[Automotive] Sandboxing for System Installed Application

Martin Kampas martin.kampas at jolla.com
Thu Aug 25 15:59:29 CEST 2016

Hi Jürgen,

> This should be only be useful if you create a custom live enabled runtime which is installed on a device (for example a tablet) and is not allowed to write into its installed folder. In this case it need to find a writeable place for it’s data. Correct?
> Or is it more the use case that there is a read-only workspace on a remote device and still we would like to update the user interface?

It applies also to the case when the standard QmlLive Runtime is used. I updated the documentation, explaining:

"""Not all projects are designed so that they allow working on isolated panels or
screens and it may be necessary to deploy whole project to a target device in
order to execute it. Receiving updates normally requires write access to the
deployed files. Depending on the target platform, the project may be deployed to
a location which is not user writable. In most cases hacking on the file
permissions after deployment can help, but a more convenient method is available
- let the runtime store all updates in a writable workspace overlay. Use the \c
-updates-as-overlay option to enable this feature."""

> So we could either lookup a temporary folder or ask QStandardPaths for a writeable location. In both cases the implementation makes a choice.
> Personally I would like to see that there is a default strategy to find a writeable workspace location, which is not inside the implementation but can be set onto the livenode in case something is not writeable.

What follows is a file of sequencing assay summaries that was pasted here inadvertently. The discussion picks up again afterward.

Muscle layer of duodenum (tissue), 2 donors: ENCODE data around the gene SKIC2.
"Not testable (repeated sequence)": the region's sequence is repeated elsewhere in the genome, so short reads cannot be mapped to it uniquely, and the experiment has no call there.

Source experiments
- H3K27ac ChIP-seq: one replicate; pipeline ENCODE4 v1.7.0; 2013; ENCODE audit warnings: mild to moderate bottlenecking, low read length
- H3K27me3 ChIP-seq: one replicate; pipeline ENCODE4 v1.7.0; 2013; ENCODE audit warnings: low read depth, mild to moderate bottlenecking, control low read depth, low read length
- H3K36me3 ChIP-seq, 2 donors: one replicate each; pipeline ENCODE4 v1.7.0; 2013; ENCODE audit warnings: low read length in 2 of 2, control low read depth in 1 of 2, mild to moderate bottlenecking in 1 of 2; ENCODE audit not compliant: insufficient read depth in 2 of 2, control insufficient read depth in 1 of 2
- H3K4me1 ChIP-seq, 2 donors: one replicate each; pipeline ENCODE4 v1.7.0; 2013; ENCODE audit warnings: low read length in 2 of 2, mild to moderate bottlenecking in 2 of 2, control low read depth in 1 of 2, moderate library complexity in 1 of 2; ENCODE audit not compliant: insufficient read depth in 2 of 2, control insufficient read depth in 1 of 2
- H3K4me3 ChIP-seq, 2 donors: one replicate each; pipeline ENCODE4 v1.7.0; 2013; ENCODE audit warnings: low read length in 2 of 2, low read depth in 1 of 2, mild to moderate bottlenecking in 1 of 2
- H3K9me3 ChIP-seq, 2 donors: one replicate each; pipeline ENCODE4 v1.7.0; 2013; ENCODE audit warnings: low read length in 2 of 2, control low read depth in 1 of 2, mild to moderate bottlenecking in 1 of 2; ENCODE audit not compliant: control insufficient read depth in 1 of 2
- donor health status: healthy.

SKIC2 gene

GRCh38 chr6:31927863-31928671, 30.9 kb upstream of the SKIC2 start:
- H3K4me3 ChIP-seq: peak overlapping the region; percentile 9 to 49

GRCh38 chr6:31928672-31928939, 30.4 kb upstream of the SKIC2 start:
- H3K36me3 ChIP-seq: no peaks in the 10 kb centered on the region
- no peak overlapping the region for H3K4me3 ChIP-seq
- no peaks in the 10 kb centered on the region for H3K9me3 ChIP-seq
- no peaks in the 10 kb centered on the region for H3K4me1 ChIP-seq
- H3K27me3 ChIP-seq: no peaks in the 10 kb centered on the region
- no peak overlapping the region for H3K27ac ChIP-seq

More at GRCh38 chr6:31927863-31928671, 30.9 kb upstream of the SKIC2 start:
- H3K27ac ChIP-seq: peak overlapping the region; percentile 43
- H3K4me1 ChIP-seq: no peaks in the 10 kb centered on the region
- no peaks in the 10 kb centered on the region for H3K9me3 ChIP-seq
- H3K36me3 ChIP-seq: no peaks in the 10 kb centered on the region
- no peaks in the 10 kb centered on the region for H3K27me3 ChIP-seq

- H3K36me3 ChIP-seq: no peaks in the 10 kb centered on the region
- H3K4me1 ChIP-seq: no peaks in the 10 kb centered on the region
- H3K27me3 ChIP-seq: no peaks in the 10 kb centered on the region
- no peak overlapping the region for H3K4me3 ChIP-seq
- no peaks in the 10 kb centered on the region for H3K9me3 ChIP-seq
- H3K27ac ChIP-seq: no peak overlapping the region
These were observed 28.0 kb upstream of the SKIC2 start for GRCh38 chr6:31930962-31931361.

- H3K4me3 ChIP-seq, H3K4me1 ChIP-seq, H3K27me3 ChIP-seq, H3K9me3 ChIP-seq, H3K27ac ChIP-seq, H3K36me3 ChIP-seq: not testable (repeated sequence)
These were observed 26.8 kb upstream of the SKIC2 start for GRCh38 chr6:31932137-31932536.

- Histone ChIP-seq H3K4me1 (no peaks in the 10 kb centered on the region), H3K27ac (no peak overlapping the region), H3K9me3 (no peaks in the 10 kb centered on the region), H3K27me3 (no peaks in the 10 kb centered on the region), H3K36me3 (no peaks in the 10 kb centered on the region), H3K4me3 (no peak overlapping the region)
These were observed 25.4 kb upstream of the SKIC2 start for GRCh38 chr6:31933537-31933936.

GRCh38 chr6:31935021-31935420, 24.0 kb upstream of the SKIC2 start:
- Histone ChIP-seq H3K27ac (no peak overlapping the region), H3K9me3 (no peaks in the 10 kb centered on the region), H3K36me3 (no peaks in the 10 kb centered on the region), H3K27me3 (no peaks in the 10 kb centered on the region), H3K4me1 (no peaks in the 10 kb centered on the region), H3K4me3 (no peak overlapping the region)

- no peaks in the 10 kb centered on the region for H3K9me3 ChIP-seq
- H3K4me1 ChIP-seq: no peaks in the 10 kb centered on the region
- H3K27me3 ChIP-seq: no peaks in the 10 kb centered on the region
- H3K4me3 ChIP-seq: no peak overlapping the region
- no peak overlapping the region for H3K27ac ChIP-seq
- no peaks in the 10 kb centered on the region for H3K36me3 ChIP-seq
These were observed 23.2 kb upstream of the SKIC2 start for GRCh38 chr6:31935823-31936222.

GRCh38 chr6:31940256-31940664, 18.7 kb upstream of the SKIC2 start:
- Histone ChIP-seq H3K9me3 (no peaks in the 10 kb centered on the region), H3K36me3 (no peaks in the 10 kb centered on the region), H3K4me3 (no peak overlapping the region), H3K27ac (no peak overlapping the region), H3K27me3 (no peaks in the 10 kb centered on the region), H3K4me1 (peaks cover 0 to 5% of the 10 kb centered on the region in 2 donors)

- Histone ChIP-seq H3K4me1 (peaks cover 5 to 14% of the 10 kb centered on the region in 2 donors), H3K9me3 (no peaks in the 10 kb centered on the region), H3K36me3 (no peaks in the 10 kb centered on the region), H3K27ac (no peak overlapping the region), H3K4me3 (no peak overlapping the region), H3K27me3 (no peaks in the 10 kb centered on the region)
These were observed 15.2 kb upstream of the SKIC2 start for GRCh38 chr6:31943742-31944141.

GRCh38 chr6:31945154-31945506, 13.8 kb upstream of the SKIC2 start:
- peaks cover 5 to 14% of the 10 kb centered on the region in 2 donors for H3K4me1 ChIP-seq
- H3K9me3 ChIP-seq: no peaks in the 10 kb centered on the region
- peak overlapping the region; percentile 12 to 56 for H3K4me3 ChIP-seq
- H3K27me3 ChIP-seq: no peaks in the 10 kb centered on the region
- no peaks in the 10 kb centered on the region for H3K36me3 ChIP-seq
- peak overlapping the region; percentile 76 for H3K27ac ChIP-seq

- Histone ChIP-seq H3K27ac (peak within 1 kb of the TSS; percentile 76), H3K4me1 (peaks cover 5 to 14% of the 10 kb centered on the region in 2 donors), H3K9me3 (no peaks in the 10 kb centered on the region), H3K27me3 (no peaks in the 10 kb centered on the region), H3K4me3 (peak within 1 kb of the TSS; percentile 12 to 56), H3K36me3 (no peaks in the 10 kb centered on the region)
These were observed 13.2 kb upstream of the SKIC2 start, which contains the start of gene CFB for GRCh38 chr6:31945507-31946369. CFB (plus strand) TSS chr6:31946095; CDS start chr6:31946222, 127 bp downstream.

It uses QDir::tempPath() to find such a location. It can be influenced by setting a platform specific environment variable. The following change set further extends this to also use application and company name in order to get app specific path, much like it is done by QSettings (this needs to be a bit tuned for the case with the standard runtime).

I considered to allow overriding the location with a dedicated environment variable but I abandoned this idea as too dangerous - the location is subject to "rm -rf" and I do not want to imagine someone misunderstanding and setting it to $HOME or $PROJECTS or whatever valuable location :)

Every project may have its specific constraints - I would rather let the user control the mechanism used.

This also serves as a preparation step for adding support to receive updates for compiled-in resources (qrc).

I am thinking maybe the overlay should be persistent by default?


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